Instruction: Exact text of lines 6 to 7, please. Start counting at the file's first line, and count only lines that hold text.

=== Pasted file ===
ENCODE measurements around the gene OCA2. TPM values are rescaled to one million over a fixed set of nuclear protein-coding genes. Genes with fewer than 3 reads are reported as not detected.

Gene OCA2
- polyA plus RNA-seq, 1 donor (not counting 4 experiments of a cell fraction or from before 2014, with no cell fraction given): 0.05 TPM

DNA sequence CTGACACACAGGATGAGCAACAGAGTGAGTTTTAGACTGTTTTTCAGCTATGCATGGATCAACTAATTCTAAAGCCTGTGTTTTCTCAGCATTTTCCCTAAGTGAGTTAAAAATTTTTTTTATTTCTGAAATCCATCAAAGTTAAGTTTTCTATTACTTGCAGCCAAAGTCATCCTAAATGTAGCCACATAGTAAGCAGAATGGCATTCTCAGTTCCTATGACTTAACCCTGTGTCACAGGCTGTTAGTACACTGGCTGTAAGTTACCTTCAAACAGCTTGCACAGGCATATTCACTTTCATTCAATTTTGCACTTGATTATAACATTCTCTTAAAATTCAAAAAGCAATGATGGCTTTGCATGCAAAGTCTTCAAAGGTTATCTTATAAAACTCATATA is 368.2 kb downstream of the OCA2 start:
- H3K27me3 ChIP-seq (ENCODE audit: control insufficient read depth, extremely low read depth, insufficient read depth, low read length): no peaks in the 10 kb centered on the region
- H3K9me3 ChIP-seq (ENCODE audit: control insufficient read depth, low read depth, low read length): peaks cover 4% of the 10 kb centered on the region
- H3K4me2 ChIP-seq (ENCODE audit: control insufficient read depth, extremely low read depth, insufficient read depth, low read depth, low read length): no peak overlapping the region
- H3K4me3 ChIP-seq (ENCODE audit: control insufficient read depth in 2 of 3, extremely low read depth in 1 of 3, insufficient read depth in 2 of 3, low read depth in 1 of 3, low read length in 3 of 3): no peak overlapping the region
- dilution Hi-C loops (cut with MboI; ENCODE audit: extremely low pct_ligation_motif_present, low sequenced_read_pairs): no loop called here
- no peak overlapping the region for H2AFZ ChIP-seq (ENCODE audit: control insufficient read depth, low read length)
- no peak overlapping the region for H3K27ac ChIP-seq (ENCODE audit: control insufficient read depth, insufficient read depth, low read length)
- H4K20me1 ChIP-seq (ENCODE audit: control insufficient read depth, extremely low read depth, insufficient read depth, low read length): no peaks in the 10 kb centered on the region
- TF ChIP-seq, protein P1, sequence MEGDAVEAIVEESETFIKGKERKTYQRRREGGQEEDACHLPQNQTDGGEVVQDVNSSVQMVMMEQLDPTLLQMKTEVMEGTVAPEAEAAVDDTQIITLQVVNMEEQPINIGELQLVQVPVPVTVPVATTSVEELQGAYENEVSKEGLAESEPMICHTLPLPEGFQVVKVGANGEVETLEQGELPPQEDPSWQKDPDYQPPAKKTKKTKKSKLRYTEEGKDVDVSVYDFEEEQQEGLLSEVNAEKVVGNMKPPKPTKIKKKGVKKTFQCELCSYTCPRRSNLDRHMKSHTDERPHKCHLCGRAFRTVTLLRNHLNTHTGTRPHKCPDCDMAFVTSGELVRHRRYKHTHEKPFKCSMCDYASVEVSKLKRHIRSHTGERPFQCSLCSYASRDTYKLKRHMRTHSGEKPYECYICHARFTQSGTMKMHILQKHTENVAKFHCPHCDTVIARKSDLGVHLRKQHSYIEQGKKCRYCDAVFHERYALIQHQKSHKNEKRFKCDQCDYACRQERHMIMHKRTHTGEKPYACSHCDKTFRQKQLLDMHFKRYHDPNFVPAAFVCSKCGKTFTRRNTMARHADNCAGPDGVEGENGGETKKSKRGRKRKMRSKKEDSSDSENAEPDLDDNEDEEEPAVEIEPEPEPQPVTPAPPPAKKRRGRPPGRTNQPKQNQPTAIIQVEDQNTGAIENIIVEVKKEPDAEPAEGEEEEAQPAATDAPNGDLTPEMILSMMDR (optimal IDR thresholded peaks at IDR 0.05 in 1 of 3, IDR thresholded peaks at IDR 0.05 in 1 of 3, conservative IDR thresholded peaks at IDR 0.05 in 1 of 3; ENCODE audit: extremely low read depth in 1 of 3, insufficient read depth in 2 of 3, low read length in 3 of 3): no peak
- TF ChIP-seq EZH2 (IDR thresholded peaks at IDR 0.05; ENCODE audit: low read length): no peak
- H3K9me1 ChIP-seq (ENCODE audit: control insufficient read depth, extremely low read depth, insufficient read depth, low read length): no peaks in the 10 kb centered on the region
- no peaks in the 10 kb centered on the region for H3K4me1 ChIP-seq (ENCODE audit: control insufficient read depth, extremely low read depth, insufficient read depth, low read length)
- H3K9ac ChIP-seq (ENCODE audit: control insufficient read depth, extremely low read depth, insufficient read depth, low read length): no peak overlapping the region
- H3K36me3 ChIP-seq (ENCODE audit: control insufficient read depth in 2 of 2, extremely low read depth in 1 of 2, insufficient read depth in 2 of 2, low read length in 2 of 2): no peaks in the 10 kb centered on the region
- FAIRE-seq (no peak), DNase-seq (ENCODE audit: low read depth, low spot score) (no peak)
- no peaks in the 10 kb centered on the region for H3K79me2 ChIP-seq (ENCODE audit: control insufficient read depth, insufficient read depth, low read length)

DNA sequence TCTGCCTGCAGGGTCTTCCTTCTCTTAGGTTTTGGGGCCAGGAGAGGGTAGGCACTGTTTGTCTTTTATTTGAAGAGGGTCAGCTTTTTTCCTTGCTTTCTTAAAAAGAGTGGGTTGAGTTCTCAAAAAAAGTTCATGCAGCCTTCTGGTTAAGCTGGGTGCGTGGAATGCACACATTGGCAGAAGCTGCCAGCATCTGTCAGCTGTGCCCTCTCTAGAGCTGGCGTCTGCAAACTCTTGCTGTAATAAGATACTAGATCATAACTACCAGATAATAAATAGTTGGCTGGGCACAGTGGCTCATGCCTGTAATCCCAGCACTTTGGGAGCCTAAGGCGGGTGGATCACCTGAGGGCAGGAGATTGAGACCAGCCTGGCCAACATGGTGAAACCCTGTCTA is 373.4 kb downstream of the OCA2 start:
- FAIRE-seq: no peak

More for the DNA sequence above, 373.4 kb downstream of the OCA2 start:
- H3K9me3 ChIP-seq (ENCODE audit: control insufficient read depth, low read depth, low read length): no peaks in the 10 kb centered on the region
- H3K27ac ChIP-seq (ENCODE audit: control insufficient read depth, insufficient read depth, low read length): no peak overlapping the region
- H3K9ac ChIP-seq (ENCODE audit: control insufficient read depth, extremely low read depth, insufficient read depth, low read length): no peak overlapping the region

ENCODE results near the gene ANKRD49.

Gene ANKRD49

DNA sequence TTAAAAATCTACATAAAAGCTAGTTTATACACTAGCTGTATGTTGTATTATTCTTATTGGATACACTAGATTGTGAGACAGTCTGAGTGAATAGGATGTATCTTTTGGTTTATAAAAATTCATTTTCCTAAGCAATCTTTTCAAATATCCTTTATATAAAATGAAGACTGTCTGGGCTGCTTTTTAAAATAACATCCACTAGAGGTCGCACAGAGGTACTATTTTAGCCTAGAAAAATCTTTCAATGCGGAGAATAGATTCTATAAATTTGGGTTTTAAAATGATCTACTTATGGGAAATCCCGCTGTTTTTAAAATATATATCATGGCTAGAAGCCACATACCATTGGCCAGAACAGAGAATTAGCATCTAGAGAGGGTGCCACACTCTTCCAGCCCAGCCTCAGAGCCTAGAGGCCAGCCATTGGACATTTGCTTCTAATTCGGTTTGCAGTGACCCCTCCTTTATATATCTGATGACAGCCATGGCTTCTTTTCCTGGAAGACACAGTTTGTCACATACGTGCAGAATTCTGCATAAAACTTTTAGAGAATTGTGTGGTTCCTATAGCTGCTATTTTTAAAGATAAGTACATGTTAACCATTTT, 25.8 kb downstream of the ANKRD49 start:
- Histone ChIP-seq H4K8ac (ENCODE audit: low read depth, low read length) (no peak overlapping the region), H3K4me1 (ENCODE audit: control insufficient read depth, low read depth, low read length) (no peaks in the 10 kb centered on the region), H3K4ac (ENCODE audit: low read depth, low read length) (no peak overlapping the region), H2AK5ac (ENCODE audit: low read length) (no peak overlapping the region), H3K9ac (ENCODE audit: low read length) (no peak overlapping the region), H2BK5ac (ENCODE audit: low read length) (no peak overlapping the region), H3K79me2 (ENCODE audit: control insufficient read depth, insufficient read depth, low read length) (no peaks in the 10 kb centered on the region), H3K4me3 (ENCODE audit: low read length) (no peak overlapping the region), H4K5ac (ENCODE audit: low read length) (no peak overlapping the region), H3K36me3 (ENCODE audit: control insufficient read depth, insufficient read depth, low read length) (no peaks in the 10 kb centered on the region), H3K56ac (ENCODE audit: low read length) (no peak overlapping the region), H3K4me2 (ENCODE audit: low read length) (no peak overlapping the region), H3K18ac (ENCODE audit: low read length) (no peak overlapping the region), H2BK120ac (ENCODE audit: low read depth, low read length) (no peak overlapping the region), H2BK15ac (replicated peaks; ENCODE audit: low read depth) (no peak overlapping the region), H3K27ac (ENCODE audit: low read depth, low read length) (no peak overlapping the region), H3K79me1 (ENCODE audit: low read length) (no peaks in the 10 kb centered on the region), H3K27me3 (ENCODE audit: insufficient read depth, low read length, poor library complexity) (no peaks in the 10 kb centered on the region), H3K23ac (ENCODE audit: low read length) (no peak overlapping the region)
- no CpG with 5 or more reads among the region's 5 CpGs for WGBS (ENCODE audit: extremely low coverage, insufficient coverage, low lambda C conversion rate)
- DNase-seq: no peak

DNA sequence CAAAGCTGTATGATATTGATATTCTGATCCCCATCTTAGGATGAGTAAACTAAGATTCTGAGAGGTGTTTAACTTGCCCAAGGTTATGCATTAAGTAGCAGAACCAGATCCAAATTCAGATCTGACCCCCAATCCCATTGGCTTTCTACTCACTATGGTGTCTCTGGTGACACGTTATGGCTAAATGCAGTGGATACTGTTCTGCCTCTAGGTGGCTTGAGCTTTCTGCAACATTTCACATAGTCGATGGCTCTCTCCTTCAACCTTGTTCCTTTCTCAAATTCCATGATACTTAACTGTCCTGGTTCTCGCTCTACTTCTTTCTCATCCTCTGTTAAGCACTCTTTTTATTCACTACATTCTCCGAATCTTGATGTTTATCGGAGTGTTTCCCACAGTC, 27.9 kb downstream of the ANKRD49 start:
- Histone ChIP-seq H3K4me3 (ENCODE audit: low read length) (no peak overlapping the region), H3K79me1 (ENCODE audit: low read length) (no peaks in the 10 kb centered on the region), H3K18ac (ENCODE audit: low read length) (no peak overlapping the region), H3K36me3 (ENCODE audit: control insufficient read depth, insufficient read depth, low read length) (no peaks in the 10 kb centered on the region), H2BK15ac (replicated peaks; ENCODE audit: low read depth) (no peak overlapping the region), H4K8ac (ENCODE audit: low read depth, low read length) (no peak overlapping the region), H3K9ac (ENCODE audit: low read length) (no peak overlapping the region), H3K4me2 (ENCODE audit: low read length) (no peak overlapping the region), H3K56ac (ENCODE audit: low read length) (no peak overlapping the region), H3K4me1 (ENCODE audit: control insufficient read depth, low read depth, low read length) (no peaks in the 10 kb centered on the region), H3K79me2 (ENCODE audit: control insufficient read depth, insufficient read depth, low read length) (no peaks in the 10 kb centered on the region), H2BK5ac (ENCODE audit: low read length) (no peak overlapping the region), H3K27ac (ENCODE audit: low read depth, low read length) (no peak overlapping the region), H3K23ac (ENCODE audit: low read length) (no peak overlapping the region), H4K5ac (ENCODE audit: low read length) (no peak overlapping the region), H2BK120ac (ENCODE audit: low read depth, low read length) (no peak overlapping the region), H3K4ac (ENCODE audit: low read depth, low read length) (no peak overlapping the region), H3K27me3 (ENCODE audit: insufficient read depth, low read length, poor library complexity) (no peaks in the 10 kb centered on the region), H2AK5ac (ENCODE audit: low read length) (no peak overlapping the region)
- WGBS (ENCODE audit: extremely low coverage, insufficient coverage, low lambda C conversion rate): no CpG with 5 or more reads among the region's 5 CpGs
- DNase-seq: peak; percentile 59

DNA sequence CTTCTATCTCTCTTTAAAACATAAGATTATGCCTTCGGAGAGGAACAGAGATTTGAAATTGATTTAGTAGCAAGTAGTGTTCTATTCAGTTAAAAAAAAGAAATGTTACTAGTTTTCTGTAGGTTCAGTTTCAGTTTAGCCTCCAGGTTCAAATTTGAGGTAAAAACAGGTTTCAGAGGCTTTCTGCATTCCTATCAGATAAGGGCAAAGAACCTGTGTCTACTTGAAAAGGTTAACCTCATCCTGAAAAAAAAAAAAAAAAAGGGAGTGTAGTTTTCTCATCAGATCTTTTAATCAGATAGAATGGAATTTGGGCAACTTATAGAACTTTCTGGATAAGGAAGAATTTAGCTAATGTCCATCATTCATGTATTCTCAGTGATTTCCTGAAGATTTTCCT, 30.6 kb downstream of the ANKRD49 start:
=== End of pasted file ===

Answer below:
- H3K9me3 ChIP-seq (ENCODE audit: control insufficient read depth, low read depth, low read length): peaks cover 4% of the 10 kb centered on the region
- H3K4me2 ChIP-seq (ENCODE audit: control insufficient read depth, extremely low read depth, insufficient read depth, low read depth, low read length): no peak overlapping the region